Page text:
We'll never know.

In reply to an earlier post on Aug 17, 2012, 4:46:16 PM PDT

Yes, my sense is that there would not have been the possibility of negotiation on either end. I am not so sure the Japanese populace was for giving up the ghost. The enthusiasm with which the populations of Kyushu embraced Ketsu Go was a little shocking to me. They should have quit in late 44, Okinawa at the latest. But they did not. I still don't understand why?

There are some interesting discussions concerning the Japanese phraseology of 'unconditional surrender' as Japanese, at the time had no words for it. The were extremely worried about phrasing in in a manner that was clear to the population that defeat did not mean committing suicide in shame.

Posted on Aug 17, 2012, 6:17:01 PM PDT
Last edited by the author on Aug 17, 2012, 7:53:05 PM PDT
DarthRad says:
One of the points that I got out of "The Day Man Lost Hiroshima" and "Downfall" was that for the Japanese, the atomic bombings were absolutely NOT qualitatively the same thing as the firebombings. For the military leaders especially the atomic bomb made a huge difference.

The firebombings were effective because they were dropped on densely packed, unhardened civilian houses made of wood. The result was a firestorm that quickly engulfed entire cities.

Franks makes the point that after the first several firebombings with their massive civilian casualties, the Japanese quickly adapted, cutting firebreaks into their cities and sending much of the non-essential civilian population to the countryside. Casualties declined to relatively low levels.

The military saw this and understood that the firebombs and conventional bombing were not a great threat to their military assets - their hidden reserves of kamikazes and troops would not be that vulnerable to bombing or firebombing - this was also what the experience of Iwo Jima and Okinawa told them - that their soldiers and weapons could survive a conventional bombing and artillery bombardent and go on to exact a terrible price in casualties.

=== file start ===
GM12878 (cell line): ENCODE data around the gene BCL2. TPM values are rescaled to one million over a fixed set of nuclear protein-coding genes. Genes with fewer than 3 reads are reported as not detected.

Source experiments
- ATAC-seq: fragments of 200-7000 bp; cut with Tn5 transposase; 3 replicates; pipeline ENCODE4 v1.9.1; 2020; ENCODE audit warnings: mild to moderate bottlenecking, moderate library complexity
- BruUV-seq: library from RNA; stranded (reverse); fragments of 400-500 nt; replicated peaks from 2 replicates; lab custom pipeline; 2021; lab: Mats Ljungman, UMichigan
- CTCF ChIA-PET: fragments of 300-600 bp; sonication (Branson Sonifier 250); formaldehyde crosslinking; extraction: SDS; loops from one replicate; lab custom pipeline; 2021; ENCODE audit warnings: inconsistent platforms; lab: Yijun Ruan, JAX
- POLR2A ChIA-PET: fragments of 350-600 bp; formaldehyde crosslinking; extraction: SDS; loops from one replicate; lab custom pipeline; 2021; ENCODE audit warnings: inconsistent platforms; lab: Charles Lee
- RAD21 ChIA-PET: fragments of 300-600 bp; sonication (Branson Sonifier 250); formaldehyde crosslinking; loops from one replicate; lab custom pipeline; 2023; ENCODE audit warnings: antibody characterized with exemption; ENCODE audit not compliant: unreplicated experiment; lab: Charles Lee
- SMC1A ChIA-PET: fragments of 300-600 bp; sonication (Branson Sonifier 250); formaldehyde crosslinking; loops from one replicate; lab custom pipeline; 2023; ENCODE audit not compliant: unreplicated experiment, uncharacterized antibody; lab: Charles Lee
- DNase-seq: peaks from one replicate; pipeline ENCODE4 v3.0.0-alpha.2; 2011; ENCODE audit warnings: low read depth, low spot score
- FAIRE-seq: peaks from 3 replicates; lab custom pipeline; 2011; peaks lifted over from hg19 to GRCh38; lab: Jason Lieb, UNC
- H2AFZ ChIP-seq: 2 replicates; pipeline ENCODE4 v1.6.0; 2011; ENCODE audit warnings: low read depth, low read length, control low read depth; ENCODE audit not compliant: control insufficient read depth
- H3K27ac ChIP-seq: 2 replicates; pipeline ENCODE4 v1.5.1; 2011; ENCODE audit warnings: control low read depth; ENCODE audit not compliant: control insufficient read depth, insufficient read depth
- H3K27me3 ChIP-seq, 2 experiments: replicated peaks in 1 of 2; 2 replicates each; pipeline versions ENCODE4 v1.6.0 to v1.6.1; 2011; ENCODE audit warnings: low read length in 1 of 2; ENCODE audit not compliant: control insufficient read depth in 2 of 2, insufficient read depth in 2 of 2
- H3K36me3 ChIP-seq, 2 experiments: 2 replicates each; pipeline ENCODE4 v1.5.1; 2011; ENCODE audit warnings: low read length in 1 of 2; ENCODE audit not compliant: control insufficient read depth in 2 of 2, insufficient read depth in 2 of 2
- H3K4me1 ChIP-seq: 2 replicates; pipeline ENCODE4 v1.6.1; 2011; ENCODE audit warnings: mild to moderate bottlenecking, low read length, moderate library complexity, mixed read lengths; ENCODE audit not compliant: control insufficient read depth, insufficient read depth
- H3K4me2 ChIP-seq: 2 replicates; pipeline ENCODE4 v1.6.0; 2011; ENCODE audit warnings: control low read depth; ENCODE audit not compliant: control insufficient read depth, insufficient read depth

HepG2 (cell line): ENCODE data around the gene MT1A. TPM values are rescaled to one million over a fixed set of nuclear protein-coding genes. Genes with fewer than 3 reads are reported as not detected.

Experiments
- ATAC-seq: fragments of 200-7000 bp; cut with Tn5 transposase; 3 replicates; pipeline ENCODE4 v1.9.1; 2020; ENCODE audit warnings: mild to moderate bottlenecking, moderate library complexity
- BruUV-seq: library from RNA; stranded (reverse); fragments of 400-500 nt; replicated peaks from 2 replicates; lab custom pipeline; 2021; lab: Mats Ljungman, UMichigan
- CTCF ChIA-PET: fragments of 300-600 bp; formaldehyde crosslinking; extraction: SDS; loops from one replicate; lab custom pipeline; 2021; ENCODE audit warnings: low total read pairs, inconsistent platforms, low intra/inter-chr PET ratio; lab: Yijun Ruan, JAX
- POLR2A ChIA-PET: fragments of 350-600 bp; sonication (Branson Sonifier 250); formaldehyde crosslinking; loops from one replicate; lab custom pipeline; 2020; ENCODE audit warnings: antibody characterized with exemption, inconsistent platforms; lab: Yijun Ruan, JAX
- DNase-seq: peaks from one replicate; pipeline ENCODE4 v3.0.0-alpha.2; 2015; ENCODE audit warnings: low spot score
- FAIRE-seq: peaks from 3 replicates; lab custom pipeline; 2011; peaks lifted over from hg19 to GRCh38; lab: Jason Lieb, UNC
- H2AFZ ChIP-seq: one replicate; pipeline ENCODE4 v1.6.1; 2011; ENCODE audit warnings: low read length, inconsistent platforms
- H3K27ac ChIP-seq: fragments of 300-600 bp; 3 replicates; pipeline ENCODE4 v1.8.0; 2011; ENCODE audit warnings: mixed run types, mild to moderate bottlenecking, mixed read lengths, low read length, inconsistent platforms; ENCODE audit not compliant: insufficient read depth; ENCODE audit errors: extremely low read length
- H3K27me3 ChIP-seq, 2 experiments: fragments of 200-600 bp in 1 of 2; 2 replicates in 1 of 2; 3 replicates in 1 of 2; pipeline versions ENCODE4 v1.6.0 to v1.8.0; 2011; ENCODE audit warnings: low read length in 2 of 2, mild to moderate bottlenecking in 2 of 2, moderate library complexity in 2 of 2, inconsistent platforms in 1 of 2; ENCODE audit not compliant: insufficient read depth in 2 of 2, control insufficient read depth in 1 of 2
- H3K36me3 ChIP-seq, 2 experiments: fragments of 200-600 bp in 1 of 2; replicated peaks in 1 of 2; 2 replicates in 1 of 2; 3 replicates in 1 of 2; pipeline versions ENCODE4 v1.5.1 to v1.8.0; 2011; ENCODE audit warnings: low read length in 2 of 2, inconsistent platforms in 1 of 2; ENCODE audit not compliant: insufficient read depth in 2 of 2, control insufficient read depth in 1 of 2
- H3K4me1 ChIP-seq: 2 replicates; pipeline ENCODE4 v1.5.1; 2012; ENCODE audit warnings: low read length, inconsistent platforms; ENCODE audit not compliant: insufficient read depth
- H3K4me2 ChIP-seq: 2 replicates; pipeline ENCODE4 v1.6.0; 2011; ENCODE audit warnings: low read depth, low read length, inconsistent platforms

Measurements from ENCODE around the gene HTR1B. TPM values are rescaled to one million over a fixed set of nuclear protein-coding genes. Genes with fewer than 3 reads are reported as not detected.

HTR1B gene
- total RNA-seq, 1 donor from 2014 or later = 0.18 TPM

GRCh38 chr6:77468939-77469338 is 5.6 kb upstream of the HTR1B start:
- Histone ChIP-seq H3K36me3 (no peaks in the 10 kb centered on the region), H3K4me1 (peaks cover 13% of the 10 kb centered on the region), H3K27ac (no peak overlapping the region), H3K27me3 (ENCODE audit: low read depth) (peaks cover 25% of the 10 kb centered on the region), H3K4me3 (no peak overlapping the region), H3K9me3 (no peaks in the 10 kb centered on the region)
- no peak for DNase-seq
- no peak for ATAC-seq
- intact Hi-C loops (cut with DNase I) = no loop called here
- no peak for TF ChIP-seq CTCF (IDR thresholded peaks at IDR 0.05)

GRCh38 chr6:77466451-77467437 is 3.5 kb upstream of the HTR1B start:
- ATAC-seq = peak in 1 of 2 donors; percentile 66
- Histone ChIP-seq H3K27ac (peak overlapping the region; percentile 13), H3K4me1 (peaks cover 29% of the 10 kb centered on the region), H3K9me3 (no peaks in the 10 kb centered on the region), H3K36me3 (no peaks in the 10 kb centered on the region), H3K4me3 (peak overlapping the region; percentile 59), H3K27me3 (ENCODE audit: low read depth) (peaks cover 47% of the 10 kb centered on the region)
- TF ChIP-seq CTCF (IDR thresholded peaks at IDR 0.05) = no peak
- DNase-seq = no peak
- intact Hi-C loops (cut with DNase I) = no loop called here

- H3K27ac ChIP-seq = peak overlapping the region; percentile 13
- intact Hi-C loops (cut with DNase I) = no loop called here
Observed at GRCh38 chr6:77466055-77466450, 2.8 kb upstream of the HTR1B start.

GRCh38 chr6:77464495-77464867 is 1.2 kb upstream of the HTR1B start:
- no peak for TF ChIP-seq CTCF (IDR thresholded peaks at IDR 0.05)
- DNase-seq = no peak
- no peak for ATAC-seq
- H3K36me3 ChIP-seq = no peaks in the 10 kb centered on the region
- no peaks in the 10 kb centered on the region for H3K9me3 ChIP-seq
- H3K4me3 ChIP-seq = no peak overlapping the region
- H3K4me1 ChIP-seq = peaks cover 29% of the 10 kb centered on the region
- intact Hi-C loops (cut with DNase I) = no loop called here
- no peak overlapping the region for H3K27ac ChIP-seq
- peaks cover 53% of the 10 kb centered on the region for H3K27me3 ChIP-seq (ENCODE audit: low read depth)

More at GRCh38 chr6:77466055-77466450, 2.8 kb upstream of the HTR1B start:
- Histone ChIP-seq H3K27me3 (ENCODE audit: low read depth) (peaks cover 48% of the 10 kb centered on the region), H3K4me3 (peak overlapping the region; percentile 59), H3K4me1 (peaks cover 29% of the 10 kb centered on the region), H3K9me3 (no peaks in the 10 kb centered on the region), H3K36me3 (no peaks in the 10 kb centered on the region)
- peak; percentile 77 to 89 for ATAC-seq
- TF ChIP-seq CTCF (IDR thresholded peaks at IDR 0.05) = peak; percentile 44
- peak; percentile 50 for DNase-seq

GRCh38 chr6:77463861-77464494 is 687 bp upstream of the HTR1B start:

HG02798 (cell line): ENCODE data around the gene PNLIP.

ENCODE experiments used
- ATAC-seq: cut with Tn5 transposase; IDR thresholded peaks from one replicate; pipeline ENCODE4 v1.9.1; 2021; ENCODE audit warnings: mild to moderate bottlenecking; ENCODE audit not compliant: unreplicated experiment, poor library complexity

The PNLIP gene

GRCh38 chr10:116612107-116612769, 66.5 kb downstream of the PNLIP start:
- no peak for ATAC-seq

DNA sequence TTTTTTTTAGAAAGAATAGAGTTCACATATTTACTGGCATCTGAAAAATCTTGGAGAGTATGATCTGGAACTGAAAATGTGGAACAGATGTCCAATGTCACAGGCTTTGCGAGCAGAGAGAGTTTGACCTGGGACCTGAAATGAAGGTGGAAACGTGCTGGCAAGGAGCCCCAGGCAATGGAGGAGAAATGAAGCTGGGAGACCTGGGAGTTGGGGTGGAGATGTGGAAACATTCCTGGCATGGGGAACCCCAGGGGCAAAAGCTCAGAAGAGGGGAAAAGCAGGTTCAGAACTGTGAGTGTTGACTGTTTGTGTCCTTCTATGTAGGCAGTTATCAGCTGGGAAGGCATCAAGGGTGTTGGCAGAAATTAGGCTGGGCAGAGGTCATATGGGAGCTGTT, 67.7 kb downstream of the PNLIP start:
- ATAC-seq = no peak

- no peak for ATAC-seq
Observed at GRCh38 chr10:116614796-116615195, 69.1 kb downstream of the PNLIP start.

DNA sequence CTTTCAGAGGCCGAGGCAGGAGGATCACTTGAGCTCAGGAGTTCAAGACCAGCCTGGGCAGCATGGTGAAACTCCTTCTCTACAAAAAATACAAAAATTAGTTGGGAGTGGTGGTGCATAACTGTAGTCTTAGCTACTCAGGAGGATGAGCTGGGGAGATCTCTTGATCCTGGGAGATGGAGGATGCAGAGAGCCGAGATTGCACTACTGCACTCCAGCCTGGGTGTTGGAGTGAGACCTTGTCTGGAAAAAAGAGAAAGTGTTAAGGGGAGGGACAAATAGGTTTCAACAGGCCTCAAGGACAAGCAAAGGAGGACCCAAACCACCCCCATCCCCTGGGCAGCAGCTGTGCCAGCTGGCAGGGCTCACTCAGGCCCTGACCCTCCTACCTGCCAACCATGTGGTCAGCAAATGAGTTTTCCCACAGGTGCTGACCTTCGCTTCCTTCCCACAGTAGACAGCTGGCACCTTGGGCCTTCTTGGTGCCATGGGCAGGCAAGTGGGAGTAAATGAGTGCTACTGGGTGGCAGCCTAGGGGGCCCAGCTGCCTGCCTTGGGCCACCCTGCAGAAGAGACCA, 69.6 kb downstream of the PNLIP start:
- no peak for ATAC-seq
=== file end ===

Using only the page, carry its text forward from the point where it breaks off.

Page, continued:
However, the atomic bomb was a totally different animal. There was simply no hiding or sheltering from the atomic bomb.

One of the higher level generals in charge of an army group set aside for Ketsu-Go (the Japanese defense plan against the American invasion) was in Hiroshima with his men and survived the atomic bombing. A key moment in "The Day Man Lost Hiroshima" is documented where Hirohito asked the general if he thought Ketsu-go would still work against the atomic bomb. The general said no.

And that was it. The entire military leadership's plan was for Ketsu-go to exact such a terrible price on the American invasion that the soft and touchy feely Americans would no longer be able to stomach the casualties and would give up on this unconditional surrender thing and agree to a conditional surrender on the Japanese military's terms.

If Ketsu-go or all of Japan could simply be wiped out by the atomic bomb without the U.S. ever setting foot on Japan, well, what was the point? The two atomic bombings had demonstrated that the U.S. could and would do just that.

And THAT was the breaking point for the military leaders of Japan. They allowed Hirohito to go over to the peace faction and agree to surrender.

In reply to an earlier post on Aug 18, 2012, 11:19:08 AM PDT